February 2019, In My Bookbag

2020-09-30T08:37:09-05:00

In which I read, while sitting in a café, in a library and in various TTC stations. While longer volumes, like Charles Palliser’s The Quincunx and Andrew Miller’s Now We Shall Be Entirely Free, stay at home. Charles Quimper’s In Every Wave (2017; Trans. Guil Lefebvre, 2018) Narrated by

February 2019, In My Bookbag2020-09-30T08:37:09-05:00

My girlhood friend, Sheila, and the assigned reading she hated

2018-12-18T15:34:11-05:00

When I was attending elementary school in an extremely small south-western Ontario town, my friend Sheila transferred to a slightly-larger-but-still-small town in south-western Ontario for the eighth grade. Her sister was attending high school in that town and somehow this made it possible for Sheila to escape. Neither of

My girlhood friend, Sheila, and the assigned reading she hated2018-12-18T15:34:11-05:00

Shadow Giller: Eric Dupont’s Songs for the Cold of Heart (2012; Trans. Peter McCambridge, 2018)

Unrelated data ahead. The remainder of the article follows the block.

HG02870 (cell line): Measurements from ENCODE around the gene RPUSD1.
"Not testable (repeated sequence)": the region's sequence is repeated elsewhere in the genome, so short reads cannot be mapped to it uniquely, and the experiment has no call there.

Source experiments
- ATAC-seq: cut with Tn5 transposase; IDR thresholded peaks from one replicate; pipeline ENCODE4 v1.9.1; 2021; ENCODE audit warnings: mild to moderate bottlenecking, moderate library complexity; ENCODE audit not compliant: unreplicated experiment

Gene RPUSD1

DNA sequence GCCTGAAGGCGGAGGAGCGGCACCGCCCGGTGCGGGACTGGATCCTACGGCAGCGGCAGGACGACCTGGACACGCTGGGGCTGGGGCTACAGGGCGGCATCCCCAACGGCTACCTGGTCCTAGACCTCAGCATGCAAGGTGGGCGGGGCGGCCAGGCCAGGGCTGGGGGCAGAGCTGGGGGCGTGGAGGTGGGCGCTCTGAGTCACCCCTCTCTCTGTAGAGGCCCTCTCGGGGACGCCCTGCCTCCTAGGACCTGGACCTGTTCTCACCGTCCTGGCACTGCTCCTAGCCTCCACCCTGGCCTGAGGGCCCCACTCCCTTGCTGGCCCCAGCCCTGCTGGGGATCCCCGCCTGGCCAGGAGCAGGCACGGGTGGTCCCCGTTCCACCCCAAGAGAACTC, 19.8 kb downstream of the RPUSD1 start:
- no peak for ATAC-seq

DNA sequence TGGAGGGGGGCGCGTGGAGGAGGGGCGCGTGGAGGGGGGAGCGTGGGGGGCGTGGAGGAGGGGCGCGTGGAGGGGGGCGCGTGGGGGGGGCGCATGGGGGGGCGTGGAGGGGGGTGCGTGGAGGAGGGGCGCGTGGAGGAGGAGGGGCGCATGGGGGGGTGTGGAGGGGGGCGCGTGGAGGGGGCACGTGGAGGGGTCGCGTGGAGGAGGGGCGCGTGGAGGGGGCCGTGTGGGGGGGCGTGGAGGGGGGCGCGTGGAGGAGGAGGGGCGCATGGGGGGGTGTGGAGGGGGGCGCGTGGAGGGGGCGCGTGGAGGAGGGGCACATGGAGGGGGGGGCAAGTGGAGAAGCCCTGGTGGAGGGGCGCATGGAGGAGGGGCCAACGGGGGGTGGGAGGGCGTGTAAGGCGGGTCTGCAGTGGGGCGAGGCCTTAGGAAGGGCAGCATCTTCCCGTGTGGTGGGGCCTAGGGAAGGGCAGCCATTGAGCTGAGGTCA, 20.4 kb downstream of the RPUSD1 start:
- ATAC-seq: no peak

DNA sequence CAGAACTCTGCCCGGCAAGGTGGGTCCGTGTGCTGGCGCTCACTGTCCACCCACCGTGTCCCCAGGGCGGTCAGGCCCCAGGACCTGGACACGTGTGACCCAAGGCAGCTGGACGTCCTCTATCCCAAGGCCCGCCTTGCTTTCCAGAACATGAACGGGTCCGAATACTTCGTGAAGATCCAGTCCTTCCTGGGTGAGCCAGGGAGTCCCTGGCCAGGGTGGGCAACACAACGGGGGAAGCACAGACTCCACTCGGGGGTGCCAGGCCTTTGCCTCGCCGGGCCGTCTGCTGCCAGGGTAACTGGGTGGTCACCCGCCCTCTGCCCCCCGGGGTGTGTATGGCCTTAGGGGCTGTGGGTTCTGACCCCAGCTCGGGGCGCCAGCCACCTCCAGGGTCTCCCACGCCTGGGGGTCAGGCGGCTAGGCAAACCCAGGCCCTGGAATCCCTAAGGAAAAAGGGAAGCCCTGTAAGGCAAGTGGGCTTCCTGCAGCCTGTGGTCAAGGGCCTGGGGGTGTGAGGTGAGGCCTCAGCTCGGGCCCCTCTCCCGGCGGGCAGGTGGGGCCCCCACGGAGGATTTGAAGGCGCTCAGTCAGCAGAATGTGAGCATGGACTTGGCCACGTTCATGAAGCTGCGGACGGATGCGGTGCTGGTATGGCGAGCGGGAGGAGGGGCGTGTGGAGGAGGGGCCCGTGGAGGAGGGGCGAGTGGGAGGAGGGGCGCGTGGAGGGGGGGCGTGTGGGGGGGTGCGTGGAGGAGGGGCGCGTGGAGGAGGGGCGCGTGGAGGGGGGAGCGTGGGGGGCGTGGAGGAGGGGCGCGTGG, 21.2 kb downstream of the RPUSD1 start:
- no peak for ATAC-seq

2018-11-17T16:06:21-05:00

Shadow Giller review contents: In Short, a 300-word and spoiler-free summary, intended to have a broad appeal; In Detail, elaborating on one aspect of the book which I found remarkable (perhaps only interesting for others who have read the book or who have an interest more mechanical aspects of

Shadow Giller: Eric Dupont’s Songs for the Cold of Heart (2012; Trans. Peter McCambridge, 2018)2018-11-17T16:06:21-05:00

Reading for #WomenInTranslation Month

2018-11-05T19:04:55-05:00

What a fine author with whom to launch Women in Translation month (hosted by Biblibio) one of the few contemporary authors whose work I have followed from the beginning in Sheila Fischman’s translations: Ru (2009; 2012) and Mãn (2013; 2014). Themes from both of her previous novels resurface in Vi, and

Reading for #WomenInTranslation Month2018-11-05T19:04:55-05:00

Andrée A. Michaud’s Boundary (2014; 2017)

2017-11-17T17:23:26-05:00

Boundaries and borders, between countries and between stages of life: Andrée A. Michaud's Boundary darts across the dotted lines, back and forth, sedately in one moment and chillingly the next. Because the story revolves around the murders of two young women in the small community of Bondrée, questions of

Andrée A. Michaud’s Boundary (2014; 2017)2017-11-17T17:23:26-05:00
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